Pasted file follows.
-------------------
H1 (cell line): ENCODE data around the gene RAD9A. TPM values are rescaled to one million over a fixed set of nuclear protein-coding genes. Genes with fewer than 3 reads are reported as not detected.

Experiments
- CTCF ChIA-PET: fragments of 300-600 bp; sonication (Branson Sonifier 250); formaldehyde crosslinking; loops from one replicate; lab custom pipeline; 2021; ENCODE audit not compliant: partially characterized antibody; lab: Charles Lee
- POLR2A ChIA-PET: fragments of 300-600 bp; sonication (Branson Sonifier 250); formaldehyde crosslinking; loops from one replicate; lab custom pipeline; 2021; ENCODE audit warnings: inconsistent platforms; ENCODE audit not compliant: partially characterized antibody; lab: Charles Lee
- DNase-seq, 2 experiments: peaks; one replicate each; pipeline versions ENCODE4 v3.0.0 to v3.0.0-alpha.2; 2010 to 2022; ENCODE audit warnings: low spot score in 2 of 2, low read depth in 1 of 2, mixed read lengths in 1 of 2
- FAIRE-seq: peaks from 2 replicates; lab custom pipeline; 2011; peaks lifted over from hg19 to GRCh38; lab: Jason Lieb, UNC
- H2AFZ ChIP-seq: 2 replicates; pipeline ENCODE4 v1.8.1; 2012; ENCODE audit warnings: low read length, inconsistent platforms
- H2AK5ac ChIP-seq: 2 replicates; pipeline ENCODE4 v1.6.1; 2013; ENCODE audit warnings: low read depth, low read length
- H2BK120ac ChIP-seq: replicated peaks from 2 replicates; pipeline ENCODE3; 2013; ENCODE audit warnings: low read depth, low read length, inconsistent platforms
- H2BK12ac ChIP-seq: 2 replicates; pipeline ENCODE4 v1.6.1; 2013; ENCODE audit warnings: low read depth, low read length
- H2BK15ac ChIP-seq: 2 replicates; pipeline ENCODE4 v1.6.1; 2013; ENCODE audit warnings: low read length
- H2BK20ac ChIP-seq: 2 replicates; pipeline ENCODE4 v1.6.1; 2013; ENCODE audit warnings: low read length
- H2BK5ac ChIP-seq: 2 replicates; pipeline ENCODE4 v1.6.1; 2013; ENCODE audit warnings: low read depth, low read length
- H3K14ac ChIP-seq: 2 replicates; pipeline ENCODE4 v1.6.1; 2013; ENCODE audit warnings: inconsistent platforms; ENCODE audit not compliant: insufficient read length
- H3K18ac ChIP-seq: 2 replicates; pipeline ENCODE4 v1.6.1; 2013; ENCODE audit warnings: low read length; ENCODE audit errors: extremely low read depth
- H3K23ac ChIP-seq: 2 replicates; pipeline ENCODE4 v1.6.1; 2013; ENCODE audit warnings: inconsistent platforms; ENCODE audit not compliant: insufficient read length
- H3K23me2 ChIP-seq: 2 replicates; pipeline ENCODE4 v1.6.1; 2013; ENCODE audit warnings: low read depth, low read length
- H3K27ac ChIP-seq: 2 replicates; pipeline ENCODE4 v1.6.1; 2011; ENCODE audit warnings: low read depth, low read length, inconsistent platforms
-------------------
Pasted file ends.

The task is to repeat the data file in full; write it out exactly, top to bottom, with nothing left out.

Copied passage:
H1 (cell line): ENCODE data around the gene RAD9A. TPM values are rescaled to one million over a fixed set of nuclear protein-coding genes. Genes with fewer than 3 reads are reported as not detected.

Experiments
- CTCF ChIA-PET: fragments of 300-600 bp; sonication (Branson Sonifier 250); formaldehyde crosslinking; loops from one replicate; lab custom pipeline; 2021; ENCODE audit not compliant: partially characterized antibody; lab: Charles Lee
- POLR2A ChIA-PET: fragments of 300-600 bp; sonication (Branson Sonifier 250); formaldehyde crosslinking; loops from one replicate; lab custom pipeline; 2021; ENCODE audit warnings: inconsistent platforms; ENCODE audit not compliant: partially characterized antibody; lab: Charles Lee
- DNase-seq, 2 experiments: peaks; one replicate each; pipeline versions ENCODE4 v3.0.0 to v3.0.0-alpha.2; 2010 to 2022; ENCODE audit warnings: low spot score in 2 of 2, low read depth in 1 of 2, mixed read lengths in 1 of 2
- FAIRE-seq: peaks from 2 replicates; lab custom pipeline; 2011; peaks lifted over from hg19 to GRCh38; lab: Jason Lieb, UNC
- H2AFZ ChIP-seq: 2 replicates; pipeline ENCODE4 v1.8.1; 2012; ENCODE audit warnings: low read length, inconsistent platforms
- H2AK5ac ChIP-seq: 2 replicates; pipeline ENCODE4 v1.6.1; 2013; ENCODE audit warnings: low read depth, low read length
- H2BK120ac ChIP-seq: replicated peaks from 2 replicates; pipeline ENCODE3; 2013; ENCODE audit warnings: low read depth, low read length, inconsistent platforms
- H2BK12ac ChIP-seq: 2 replicates; pipeline ENCODE4 v1.6.1; 2013; ENCODE audit warnings: low read depth, low read length
- H2BK15ac ChIP-seq: 2 replicates; pipeline ENCODE4 v1.6.1; 2013; ENCODE audit warnings: low read length
- H2BK20ac ChIP-seq: 2 replicates; pipeline ENCODE4 v1.6.1; 2013; ENCODE audit warnings: low read length
- H2BK5ac ChIP-seq: 2 replicates; pipeline ENCODE4 v1.6.1; 2013; ENCODE audit warnings: low read depth, low read length
- H3K14ac ChIP-seq: 2 replicates; pipeline ENCODE4 v1.6.1; 2013; ENCODE audit warnings: inconsistent platforms; ENCODE audit not compliant: insufficient read length
- H3K18ac ChIP-seq: 2 replicates; pipeline ENCODE4 v1.6.1; 2013; ENCODE audit warnings: low read length; ENCODE audit errors: extremely low read depth
- H3K23ac ChIP-seq: 2 replicates; pipeline ENCODE4 v1.6.1; 2013; ENCODE audit warnings: inconsistent platforms; ENCODE audit not compliant: insufficient read length
- H3K23me2 ChIP-seq: 2 replicates; pipeline ENCODE4 v1.6.1; 2013; ENCODE audit warnings: low read depth, low read length
- H3K27ac ChIP-seq: 2 replicates; pipeline ENCODE4 v1.6.1; 2011; ENCODE audit warnings: low read depth, low read length, inconsistent platforms